A complimentary advanced reader copy of this book was provided by Grand Central Publishing in exchange for an honest review. (Thank you!) My review was in no way influenced by this consideration.
I’m not sure why I went into this book thinking I’d be reading a light summer-y “chick lit” type story. (Is it the cover? It’s not like I don’t have a synopsis available! Haha!) Instead,The Ice Cream Queen of Orchard Street is a dense, 512-page historical saga that spans the 1910s to the 1980s, taking in everything from Ellis Island to Studio 54, and all in the name of ice cream.
At its heart, Ice Cream Queen is the story of Malka Treynovsky, a little girl who immigrates to America with her family and finds herself, like most Russian Jewish immigrants, in the midst of a terrible struggle to survive. Through a series of strange incidents and accidents, (and a great deal of gutsiness, intelligence, and hard work) she becomes Lillian Dunkle, owner of an enormous ice cream empire that reaches its peak in the post-WWII era. If it sounds gilded and lovely, it is–sometimes. Gilman’s depiction of Lillian’s life is, at times, brutally honest, and she doesn’t shy away from showing us her protagonist’s darker side.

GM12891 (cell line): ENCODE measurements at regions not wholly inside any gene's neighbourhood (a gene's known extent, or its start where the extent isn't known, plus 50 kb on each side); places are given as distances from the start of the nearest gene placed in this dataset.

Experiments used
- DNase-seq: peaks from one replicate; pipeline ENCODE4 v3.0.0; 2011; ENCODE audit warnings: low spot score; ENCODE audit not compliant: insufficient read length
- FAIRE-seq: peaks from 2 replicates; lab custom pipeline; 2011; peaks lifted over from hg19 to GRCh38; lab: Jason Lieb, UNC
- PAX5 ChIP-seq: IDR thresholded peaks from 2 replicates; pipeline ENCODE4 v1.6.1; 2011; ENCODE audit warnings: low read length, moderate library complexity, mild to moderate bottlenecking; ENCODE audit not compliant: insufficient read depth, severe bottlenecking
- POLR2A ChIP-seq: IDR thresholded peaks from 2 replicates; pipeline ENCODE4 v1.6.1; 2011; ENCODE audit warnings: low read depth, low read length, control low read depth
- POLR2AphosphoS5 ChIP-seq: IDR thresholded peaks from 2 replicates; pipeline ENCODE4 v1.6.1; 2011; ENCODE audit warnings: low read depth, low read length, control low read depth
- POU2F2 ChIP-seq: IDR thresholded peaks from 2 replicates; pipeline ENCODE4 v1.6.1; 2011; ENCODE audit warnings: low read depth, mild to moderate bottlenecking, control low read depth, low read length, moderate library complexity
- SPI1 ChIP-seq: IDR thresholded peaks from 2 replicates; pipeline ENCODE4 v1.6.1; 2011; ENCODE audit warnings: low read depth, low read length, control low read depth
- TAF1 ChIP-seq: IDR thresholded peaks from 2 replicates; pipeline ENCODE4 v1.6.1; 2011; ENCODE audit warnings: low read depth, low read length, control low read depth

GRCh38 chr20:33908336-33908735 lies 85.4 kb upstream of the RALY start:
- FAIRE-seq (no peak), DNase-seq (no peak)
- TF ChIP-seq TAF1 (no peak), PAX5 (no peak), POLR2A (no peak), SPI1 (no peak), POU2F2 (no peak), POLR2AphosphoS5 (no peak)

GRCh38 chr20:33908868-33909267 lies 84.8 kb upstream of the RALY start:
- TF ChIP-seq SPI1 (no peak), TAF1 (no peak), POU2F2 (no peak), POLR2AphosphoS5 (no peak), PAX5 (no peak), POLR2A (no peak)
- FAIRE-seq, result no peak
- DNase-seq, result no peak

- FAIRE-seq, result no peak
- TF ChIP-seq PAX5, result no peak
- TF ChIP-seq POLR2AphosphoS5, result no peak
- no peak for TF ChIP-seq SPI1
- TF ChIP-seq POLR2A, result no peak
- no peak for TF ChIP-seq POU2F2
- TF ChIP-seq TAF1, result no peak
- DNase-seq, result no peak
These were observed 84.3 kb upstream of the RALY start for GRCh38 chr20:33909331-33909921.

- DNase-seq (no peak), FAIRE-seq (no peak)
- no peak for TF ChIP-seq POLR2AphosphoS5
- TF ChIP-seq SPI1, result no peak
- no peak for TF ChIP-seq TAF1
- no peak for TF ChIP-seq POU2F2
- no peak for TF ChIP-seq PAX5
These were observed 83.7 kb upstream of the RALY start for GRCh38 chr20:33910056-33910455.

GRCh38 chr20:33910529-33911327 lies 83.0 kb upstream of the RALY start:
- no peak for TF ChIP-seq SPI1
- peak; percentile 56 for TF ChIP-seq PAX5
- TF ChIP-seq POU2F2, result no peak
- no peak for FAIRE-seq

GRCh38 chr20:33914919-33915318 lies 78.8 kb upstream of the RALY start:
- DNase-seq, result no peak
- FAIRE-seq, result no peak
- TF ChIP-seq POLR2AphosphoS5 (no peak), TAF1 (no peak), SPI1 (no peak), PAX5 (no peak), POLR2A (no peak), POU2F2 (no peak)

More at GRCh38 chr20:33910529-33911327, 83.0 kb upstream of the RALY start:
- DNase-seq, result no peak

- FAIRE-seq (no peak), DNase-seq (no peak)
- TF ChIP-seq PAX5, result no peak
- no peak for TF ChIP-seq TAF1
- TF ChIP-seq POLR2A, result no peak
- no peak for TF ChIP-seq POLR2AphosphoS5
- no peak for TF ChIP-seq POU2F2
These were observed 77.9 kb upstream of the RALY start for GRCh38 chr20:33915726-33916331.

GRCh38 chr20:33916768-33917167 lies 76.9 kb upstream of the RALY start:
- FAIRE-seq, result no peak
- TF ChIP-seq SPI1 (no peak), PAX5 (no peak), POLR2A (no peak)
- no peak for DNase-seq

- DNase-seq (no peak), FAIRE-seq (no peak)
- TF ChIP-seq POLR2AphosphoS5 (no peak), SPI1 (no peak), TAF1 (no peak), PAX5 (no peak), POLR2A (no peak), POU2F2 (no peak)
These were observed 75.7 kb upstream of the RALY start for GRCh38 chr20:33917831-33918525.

Lillian is, in turns, difficult, shrewd, brilliant, conniving, vulnerable, and manipulative, but most of her behavior comes from a place we understand, having read about her past. I complain a lot, in reviewing novels, about not being able to connect to characters or understand their motivation–as far as psychology goes, Ice Cream Queen is superb. Lillian may not always be likable, but she is entirely lifelike.
As far as the novel, itself, goes, I can’t be sure whether I enjoyed it or not. I wanted to read to the end–I had to know what happened to Lillian. The writing was absolutely compelling, and expertly crafted. Gilman’s sense of voice and atmosphere are focused and unmuddied, and her characters are varied and interesting. It’s impossible not to fall in love with Bert, as Lillian does. I may have to continue to think about the book, though, and what I took away from the story. I’m not yet sure what I feel its message was. But in all, that’s not a bad thing.
2.5 stars. A fair bit of mild language, including a couple of rippers from one character. A couple of scenes involve drug use. The Ice Cream Queen of Orchard Street releases today!
First Line: “We’d been in America just three months when the horse ran over me.”